Microsoft is suing the US government to prevent the deportation of immigrants – including at least 45 of its own staffers – who are in America under the now-dying DACA program.
The Redmond giant has signed on to a lawsuit filed by Princeton University on behalf of one of its students seeking an injunction against the Department of Homeland Security and its decision to end the Deferred Action for Childhood Arrivals (DACA) program, which allows for children who entered the US illegally to obtain protection from being snatched and kicked out of the country by deportation officials.
Microsoft and Princeton, along with student Maria De La Cruz Perales Sanchez, are asking a Washington DC District Court to issue an order that would preserve DACA's anti-deportation protections for Perales Sanchez and other "Dreamer" individuals.
Essentially, if you are brought to the United States under the age of 16 by parents as an illegal immigrant and have been here for several years, you're known as a Dreamer – a young person typically arriving from a not-so-great nation with the opportunity to live in and contribute to the Land of the Free. DACA grants protection from deportation to such people until they obtain American citizenship, and allows them to access stuff like schools without proper documentation in the meantime. That program, introduced in 2012 by President Obama, is coming to an end under Donald Trump, along with the safeguards it affords.
In backing the lawsuit, Microsoft argued that if Dreamers are threatened with deportation, its business stands to be harmed by a significant loss of skilled employees, who play vital roles in its day-to-day operations, if said staff are stopped and kicked out by immigration officials.
"Together with its subsidiary LinkedIn Corporation, Microsoft employs at least 45 DACA recipients as software engineers, financial analysts, inventory control experts, and in core technical and operations positions and other specialized functions and internships," the Windows goliath told the court on Friday.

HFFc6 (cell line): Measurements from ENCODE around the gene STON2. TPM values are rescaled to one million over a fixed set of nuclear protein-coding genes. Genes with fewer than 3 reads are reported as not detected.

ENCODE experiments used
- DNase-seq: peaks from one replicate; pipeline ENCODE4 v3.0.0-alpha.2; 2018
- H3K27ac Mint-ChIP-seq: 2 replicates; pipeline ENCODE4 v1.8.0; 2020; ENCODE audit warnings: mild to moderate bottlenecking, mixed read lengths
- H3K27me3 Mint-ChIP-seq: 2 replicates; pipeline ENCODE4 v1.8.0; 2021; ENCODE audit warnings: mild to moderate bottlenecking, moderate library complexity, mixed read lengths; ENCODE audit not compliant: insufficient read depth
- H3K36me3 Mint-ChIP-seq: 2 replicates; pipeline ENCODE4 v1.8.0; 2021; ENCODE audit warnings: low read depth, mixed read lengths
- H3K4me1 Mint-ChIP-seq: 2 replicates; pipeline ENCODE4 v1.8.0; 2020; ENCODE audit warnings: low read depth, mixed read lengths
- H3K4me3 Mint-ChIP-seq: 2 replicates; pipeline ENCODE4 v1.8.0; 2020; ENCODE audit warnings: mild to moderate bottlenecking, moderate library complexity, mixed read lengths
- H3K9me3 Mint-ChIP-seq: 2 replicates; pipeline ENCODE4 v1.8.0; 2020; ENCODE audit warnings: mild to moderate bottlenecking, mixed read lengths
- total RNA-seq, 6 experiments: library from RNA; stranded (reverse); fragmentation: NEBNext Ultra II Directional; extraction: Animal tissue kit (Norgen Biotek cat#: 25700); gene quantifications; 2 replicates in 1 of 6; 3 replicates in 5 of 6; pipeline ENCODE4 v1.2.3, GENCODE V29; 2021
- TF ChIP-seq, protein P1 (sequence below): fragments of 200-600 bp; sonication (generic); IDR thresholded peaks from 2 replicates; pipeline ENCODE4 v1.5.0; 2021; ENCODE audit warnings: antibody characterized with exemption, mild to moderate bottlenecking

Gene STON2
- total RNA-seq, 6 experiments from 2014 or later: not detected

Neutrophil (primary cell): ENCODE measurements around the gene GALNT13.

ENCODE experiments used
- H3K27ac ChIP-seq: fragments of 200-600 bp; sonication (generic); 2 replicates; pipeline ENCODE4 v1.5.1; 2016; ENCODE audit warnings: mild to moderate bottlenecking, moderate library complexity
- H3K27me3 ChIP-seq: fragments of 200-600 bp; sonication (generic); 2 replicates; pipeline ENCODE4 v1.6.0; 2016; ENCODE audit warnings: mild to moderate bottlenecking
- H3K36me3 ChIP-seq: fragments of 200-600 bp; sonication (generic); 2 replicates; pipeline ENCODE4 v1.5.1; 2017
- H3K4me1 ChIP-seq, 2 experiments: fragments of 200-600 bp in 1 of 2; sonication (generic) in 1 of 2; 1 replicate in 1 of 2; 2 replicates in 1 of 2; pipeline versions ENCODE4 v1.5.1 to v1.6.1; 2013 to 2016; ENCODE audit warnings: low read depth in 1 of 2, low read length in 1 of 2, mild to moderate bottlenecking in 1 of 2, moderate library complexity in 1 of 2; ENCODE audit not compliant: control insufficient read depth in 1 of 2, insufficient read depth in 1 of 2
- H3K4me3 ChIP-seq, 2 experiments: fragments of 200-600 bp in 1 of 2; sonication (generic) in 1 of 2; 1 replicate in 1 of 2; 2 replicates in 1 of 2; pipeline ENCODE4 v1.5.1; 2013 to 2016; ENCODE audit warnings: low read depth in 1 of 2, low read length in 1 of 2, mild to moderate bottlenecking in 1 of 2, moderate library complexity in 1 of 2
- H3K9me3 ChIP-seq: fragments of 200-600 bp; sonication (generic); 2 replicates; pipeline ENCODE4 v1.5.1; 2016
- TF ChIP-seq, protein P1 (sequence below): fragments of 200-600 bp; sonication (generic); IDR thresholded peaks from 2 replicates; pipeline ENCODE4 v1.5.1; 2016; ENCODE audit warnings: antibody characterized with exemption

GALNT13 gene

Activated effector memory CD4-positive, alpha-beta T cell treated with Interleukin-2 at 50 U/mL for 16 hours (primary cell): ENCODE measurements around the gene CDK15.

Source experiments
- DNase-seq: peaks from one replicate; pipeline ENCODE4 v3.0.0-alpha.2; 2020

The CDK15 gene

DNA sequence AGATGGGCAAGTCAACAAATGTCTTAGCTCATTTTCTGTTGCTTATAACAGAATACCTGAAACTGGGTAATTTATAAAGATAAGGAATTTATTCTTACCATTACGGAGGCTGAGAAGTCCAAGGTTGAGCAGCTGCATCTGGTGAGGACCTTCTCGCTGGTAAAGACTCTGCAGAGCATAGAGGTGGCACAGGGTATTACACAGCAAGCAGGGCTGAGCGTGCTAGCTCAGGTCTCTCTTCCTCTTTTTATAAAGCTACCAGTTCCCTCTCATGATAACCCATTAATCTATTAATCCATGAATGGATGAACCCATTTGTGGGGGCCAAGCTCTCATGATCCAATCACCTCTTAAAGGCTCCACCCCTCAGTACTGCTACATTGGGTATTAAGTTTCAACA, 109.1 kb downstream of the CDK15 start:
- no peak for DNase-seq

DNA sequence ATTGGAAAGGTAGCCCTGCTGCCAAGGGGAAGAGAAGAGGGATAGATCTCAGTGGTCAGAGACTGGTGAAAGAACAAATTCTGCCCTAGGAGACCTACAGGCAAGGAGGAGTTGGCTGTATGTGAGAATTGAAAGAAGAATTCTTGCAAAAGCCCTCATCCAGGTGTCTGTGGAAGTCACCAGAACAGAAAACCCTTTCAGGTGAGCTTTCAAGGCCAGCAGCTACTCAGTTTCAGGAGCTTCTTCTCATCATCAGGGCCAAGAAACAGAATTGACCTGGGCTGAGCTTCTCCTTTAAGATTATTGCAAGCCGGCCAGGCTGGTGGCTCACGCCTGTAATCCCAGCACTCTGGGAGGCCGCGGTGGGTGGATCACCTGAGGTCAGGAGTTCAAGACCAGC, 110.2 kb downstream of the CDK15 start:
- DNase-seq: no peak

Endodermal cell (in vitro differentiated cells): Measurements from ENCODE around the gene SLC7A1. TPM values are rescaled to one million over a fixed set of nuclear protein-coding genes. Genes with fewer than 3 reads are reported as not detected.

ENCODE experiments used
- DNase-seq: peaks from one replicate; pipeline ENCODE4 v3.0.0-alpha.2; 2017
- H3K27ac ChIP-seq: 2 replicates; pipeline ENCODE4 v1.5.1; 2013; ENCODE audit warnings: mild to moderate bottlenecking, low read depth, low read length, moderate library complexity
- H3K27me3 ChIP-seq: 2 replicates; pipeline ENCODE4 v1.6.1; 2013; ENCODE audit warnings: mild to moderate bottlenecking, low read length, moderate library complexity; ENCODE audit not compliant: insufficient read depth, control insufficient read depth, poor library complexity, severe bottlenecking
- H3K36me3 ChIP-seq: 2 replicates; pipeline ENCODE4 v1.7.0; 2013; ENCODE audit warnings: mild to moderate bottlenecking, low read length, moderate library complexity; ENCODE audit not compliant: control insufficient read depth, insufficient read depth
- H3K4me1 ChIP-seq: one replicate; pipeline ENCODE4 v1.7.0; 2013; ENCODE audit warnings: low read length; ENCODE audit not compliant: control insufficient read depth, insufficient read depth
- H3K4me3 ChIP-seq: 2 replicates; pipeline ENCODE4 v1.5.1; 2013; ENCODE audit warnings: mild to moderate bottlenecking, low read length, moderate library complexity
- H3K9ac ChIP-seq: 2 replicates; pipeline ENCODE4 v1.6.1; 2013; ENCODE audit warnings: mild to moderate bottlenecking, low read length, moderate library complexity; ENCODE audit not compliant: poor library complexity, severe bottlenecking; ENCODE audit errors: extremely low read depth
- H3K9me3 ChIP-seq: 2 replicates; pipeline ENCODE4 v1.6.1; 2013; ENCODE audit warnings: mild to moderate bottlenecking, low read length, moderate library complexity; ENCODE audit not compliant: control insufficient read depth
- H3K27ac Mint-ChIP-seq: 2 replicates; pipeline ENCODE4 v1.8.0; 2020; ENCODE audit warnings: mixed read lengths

"The company has invested significant resources in recruiting, retaining, and supporting these individuals, and in training them to develop within the organization."
The software giant went on to claim that should the status of DACA recipients be threatened by the government, it stands to take a significant hit to its both its bottom line and reputation as an employer.
"Given the persistent demand for high-skilled talent and the tightness of the labor supply for professionals in Microsoft’s industry, the costs of recruiting employees are high and unanticipated turnover is incredibly disruptive to business plans," the complaint read.
"Microsoft has significant interests in retaining the Dreamers it employs, and in reaping the benefits of their talent over time. It has conducted its business operations on the understanding that these individuals would continue to be eligible to work at the company."
This isn't the first time Microsoft and its massive legal department have stood up in defense of DACA. Shortly after the White House announced its plans to end the program, Microsoft president Brad Smith issued a statement condemning the decision, declaring "the Dreamers are part of our nation's fabric. They belong here."
Similarly, execs from Google, Facebook and Apple have come out against the decision and put their support behind DACA recipients, calling for Congress to pass a bill preserving the protections. ®